Today’s guest post is by Jolina Petersheim, author of The Midwife.
A few weeks ago, a reporter asked what kind of research I did for my sophomore novel, The Midwife. I laughed dryly and said, “I had a baby!”
Though I meant it as a joke, I actually studied a vast amount on natural childbirth before the birth of my firstborn daughter two years ago.
I read Ina May’s Guide to Childbirth by – you guessed it! – the internally renowned midwife, Ina May Gaskin. “The mother of authentic midwifery,” Ms. Gaskin is the founder and director of the Farm Midwifery Center, located near Summertown, Tennessee, which is the same state where I live.
According to the bio information on her website, by 2011, the Farm Midwifery Center, founded in 1971, had handled approximately 3000 births, with remarkably good outcomes. Ms. Gaskin herself has attended more than 1200 births.
Though I was too intimidated by all the tie-dye and patchouli-doused hippies to give birth at The Farm, I still read Ina May’s Guide to Childbirth like it was a fragment from the Holy Grail. (FYI: take it from me, it’s not coffee table material.) Spurred by her low intervention birthing stories and Kumbaya experiences, I signed up for the birthing center located in the town near where I live.
My husband and I attended classes where—to test our level of natural birth commitment, I suppose—we watched a footling breech water birth video that could not be made soothing, regardless of the instrumental music that drowned out all other sound. (I spent the entire hour with my knees pressed together and my nails gouged into the fake leather sofa; my husband, afterward, had the dazed look of a car wreck victim.)
We heard statistics that were startling. For instance (again according to Ina May’s website), the United States has a higher ratio of maternal deaths than at least 40 other countries, even though it spends more money per capita for maternity care than any other.
Terrified by these statistics—which are accelerated by modern-day interventions such as Pitocin and epidurals, which slow labor down—I was determined to also have a Kumbaya birthing experience like those on The Farm.
Oh, yes. I would simply relax my facial muscles into an “O” like Ina May instructs, make a slight “swoosh-swoosh” noise, and my daughter would pop out in the tub, blinking at her surroundings before the midwife gently scooped her from the tepid water and wrapped the wee babe in her tie-dye sarong.
Of course, despite my naivety, I should’ve known this would not happen. Regardless of my Tupperware container of frozen grapes, gargantuan jug of raspberry leaf tea, and mad sprints up and down the fire escape stairs with my belly swaying, my labor did not progress.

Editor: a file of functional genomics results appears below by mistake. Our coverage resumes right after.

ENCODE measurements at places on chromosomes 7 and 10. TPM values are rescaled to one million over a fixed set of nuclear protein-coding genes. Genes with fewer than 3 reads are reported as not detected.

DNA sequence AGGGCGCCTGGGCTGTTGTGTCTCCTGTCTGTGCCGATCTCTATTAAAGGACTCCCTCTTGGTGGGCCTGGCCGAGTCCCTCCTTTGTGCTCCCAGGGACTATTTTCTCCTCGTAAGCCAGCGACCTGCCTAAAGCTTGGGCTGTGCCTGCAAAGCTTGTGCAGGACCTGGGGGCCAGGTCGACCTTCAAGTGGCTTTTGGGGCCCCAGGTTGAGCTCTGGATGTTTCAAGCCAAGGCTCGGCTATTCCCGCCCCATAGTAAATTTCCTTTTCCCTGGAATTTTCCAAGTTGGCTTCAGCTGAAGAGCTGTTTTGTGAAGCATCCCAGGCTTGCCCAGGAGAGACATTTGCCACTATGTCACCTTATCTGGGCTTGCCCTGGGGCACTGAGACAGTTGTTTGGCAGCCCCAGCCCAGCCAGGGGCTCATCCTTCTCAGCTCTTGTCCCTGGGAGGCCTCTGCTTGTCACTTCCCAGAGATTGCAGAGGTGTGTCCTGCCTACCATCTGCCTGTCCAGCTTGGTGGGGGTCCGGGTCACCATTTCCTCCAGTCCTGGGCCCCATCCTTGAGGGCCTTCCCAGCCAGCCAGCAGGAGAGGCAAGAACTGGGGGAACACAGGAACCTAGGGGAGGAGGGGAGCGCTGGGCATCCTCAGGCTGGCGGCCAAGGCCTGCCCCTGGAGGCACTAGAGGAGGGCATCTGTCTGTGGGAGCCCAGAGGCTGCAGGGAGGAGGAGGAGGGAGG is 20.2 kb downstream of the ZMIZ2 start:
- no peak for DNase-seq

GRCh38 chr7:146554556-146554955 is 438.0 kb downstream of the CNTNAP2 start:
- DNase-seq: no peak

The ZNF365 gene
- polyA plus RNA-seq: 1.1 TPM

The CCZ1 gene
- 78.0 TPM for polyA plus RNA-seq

At seven in the morning, I was whisked from the beautiful Zen room in the birthing center and transferred to the closest hospital where I was forced to put on the hospital gown, which—in my mind—was like losing a foothold in a landslide of interventions.
However, after twenty-four hours of labor, the dreaded Pitocin drip, an internal baby monitor, a dozen ice pops (I’d forgotten my grapes in the Zen room’s fridge and no longer cared about red food coloring and high fructose syrup), and—finally—an epidural that left me snoring in the hospital bed while my husband paced the floor, I gave birth to a healthy baby girl whose head barely showed the posterior (sunny side up) position she’d been in and which had inhibited a lickety-split, Kumbayah birth.
I wish I could say the hours of pain all melted away the instant she was placed in my arms, but I was honestly so emotionally and physically exhausted (not to mention drugged) that I didn’t feel the aura of new motherhood like I had expected from the experiences depicted in Ina May’s books.
Yet now—albeit, over two years later—I can recall my birthing experience and smile as I feel my second daughter rippling inside my womb. I realize that all that natural birth knowledge I acquired before my firstborn’s birth has not been for naught. Not only did that difficult birth prepare me for the difficult birthing scenes in The Midwife, it also took away the fear of birthing itself.
Regardless if I give birth at home, the birthing center, or the hospital, I know that the perfect birthing experience cannot be acquired through electric candles and instrumental music; it can only be acquired through trust in my body’s ability to know what it needs to do and when.
And that is what the renowned midwife, Ina May Gaskin, taught me . . . along with a pleasant appreciation for tie-dye and patchouli perfume.
Let’s be honest . . . a caffeine boost never hurts. For author Jolina Petersheim, it’s especially helpful to have her favorite drink on hand when she’s racing toward a manuscript deadline. In celebration of the release of her sophomore novel, The Midwife, Tyndale’s Crazy4Fiction team would love to enable your caffeine addiction and give you a taste of Jolina’s beautiful prose. For a chance at a $25 Starbucks gift card, an authentic Amish wall hanging, and your choice of Jolina’s novels (either The Outcast or The Midwife), enter through the Rafflecopter giveaway.
is the award-winning author of The Midwife
and The Outcast
, which Library Journal gave a starred review and named one of the best books of 2013. The Outcast also became an ECPA, CBA, and Amazon bestseller, and was featured in Huffington Post’s Fall Picks, World Magazine’s Notable Books, USA Today, Publishers Weekly, and The Tennessean. Jolina and her husband’s unique Amish and Mennonite heritage originated in Lancaster County, Pennsylvania. They now live in the mountains of Tennessee with their young daughter. Whenever she’s not busy chasing this adorable toddler, Jolina is hard at work on her next novel.
What about you, readers? What drink of choice kick-starts your creativity and helps you keep moving?